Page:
XX male sex reversal with genital abnormalities associated with a de novo SOX3 gene duplication

Authors

  • Sharon Moalem,

    1. Division of Clinical and Metabolic Genetics, Department of Pediatrics, The Hospital for Sick Children, University of Toronto, Toronto, Ontario, Canada
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  • Riyana Babul-Hirji,

    1. Division of Clinical and Metabolic Genetics, Department of Pediatrics, The Hospital for Sick Children, University of Toronto, Toronto, Ontario, Canada
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  • Dmitri J. Stavropolous,

    1. Department of Pediatric Laboratory Medicine, The Hospital for Sick Children, University of Toronto, Toronto, Ontario, Canada
    2. Department of Laboratory Medicine and Pathobiology, University of Toronto, Toronto, Ontario, Canada
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  • Diane Wherrett,

    1. Division of Endocrinology, Department of Pediatrics, The Hospital for Sick Children, University of Toronto, Toronto, Ontario, Canada
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  • Darius J. Bägli,

    1. Division of Urology, Department of Pediatrics, The Hospital for Sick Children, University of Toronto, Toronto, Ontario, Canada
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  • Paul Thomas,

    1. School of Molecular and Biomedical Science, University of Adelaide, Adelaide, South Australia
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  • David Chitayat

    Corresponding author
    1. Division of Clinical and Metabolic Genetics, Department of Pediatrics, The Hospital for Sick Children, University of Toronto, Toronto, Ontario, Canada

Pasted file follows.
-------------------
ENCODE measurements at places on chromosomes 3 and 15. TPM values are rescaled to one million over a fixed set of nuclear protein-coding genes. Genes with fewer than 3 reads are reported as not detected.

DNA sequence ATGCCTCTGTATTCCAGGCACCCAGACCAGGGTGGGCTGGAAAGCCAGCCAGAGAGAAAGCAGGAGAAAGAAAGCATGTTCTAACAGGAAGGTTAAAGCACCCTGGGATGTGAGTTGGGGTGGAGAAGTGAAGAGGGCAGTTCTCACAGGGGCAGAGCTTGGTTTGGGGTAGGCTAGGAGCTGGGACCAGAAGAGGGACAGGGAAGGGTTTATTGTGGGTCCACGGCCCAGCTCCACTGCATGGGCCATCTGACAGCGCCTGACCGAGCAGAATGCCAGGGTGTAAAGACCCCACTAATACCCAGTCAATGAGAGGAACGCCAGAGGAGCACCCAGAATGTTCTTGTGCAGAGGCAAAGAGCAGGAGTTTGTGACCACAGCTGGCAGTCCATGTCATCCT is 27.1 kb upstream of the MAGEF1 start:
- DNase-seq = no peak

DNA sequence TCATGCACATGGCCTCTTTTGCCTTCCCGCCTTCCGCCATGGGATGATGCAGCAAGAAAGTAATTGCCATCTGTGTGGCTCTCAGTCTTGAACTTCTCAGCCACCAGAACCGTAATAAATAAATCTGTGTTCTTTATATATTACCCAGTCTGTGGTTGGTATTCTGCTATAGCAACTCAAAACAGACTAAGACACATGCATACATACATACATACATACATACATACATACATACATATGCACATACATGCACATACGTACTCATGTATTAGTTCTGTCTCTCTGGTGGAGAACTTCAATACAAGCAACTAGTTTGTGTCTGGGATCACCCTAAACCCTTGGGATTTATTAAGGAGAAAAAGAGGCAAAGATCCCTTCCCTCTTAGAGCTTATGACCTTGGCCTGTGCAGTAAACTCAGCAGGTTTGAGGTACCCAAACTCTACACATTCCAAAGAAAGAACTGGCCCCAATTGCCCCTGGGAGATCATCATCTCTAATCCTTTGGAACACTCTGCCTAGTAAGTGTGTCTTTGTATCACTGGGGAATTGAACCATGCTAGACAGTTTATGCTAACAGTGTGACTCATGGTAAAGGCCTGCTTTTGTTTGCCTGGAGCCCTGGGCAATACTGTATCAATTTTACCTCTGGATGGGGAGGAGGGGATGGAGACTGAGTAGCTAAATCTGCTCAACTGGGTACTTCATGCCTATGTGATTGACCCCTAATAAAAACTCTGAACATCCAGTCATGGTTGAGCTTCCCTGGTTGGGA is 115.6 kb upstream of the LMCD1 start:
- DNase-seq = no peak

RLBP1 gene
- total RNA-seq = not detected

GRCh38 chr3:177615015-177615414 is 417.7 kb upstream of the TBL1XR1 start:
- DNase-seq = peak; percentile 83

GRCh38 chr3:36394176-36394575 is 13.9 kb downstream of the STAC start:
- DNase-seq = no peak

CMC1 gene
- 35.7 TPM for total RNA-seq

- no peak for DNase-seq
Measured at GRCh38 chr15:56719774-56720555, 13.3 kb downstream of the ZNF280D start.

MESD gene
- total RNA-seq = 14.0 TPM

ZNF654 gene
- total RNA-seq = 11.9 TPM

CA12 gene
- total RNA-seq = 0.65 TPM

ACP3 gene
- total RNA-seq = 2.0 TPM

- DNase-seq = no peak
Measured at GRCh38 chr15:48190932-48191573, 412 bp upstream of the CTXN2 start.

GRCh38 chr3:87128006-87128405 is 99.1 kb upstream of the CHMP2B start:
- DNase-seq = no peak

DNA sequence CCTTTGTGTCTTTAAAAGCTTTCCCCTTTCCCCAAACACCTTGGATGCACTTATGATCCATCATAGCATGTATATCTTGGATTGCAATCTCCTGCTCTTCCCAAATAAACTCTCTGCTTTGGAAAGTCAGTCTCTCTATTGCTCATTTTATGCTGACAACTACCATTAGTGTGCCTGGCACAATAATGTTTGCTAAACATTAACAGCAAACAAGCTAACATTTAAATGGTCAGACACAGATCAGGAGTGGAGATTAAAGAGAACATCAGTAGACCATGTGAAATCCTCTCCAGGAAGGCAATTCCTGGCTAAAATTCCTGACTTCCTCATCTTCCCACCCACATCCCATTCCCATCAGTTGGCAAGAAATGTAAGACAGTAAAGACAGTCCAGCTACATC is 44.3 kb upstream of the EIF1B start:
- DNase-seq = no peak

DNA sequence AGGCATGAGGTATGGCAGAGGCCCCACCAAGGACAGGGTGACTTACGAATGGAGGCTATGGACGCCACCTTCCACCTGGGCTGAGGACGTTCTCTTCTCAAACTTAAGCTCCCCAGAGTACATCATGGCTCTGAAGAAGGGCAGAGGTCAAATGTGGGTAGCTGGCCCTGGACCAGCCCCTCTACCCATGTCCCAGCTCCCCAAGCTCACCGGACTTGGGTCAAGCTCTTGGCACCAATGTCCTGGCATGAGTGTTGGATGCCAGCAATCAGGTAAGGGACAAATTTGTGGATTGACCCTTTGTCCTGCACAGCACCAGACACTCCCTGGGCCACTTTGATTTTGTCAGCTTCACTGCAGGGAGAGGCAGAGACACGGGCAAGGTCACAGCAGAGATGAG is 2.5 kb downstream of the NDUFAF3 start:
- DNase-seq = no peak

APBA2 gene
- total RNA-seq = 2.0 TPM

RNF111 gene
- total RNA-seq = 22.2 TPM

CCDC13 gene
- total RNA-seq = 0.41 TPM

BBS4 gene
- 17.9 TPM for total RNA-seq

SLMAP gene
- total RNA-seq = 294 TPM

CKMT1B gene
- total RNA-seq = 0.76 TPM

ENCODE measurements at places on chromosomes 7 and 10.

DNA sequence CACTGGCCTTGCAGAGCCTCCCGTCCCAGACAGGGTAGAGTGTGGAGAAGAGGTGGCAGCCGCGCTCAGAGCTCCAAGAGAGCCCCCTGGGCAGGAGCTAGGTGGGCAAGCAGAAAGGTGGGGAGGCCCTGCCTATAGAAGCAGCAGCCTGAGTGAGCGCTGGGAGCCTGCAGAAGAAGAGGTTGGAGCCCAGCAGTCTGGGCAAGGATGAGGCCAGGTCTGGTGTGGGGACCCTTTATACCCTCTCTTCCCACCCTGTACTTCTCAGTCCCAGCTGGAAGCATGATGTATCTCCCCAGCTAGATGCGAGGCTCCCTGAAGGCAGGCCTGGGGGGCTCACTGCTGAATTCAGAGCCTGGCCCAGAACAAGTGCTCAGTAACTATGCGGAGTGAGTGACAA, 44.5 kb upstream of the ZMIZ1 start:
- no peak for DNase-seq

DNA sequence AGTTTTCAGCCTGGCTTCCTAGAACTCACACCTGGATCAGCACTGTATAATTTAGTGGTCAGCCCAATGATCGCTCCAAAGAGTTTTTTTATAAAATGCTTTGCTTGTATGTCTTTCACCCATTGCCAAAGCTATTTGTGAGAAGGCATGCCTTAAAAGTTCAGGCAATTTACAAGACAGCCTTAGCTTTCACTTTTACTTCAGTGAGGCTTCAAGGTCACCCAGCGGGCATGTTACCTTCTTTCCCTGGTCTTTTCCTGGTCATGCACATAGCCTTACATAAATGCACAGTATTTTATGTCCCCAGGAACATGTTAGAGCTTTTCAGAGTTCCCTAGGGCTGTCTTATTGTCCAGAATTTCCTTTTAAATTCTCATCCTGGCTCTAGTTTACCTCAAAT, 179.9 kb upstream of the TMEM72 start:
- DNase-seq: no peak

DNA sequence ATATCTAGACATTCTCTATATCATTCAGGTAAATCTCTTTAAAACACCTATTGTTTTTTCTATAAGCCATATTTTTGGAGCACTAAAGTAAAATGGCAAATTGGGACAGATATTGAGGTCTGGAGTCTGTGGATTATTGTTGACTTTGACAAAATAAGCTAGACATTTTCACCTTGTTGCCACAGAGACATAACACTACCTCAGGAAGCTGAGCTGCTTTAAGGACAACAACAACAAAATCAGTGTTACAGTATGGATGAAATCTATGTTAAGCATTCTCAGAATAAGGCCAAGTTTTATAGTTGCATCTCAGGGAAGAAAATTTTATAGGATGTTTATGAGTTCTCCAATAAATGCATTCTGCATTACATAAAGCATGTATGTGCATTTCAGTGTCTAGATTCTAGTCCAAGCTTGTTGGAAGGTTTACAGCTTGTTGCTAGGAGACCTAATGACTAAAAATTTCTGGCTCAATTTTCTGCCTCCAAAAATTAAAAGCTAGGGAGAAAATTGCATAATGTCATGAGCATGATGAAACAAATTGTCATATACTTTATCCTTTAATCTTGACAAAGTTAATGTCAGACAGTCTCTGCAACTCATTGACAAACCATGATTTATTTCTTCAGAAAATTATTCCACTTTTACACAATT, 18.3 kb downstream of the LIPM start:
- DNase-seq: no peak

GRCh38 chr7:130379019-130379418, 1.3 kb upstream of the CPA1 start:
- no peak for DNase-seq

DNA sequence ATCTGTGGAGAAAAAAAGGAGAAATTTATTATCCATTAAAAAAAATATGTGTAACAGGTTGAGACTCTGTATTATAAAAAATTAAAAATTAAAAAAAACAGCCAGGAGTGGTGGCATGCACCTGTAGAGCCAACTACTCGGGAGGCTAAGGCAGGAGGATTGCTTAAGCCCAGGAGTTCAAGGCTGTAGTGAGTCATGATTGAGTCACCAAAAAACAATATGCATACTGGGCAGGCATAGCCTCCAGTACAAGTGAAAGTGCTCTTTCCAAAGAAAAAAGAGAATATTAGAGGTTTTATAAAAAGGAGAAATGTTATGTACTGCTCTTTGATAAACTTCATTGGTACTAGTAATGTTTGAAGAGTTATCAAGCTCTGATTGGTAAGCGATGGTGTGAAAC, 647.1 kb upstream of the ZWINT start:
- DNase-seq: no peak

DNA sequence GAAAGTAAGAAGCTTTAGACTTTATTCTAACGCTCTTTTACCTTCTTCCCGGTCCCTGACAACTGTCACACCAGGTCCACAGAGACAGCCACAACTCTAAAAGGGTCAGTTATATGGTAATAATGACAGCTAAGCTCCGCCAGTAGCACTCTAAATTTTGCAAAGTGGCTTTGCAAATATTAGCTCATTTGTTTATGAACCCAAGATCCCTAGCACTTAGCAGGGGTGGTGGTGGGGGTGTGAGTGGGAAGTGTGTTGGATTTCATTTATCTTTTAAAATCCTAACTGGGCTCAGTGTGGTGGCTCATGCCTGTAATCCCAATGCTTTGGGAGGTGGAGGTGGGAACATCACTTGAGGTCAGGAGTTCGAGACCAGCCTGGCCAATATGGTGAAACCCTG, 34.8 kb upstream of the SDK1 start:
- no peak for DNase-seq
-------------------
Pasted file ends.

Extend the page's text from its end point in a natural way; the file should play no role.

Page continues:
2. Department of Obstetrics and Gynecology, The Prenatal Diagnosis and Medical Genetics Program, Mount Sinai Hospital, University of Toronto, Toronto, Ontario, Canada
    • The Prenatal Diagnosis and Medical Genetics Program, Mount Sinai Hospital, Ontario Hydro Generation Building, 700 University Avenue, 3rd Floor, Rm. 3292, Toronto, Ontario, Canada.
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  • How to Cite this Article: Moalem S, Babul-Hirji R, Stavropolous DJ, Wherrett D, Bägli DJ, Thomas P, Chitayat D. 2012. XX male sex reversal with genital abnormalities associated with a de novo SOX3 gene duplication. Am J Med Genet Part A. 1759:1523–1764.

Abstract

Differentiation of the bipotential gonad into testis is initiated by the Y chromosome-linked gene SRY (Sex-determining Region Y) through upregulation of its autosomal direct target gene SOX9 (Sry-related HMG box-containing gene 9). Sequence and chromosome homology studies have shown that SRY most probably evolved from SOX3, which in humans is located at Xq27.1. Mutations causing SOX3 loss-of-function do not affect the sex determination in mice or humans. However, transgenic mouse studies have shown that ectopic expression of Sox3 in the bipotential gonad results in upregulation of Sox9, resulting in testicular induction and XX male sex reversal. However, the mechanism by which these rearrangements cause sex reversal and the frequency with which they are associated with disorders of sex development remains unclear. Rearrangements of the SOX3 locus were identified recently in three cases of human XX male sex reversal. We report on a case of XX male sex reversal associated with a novel de novo duplication of the SOX3 gene. These data provide additional evidence that SOX3 gain-of-function in the XX bipotential gonad causes XX male sex reversal and further support the hypothesis that SOX3 is the evolutionary antecedent of SRY. © 2012 Wiley Periodicals, Inc.

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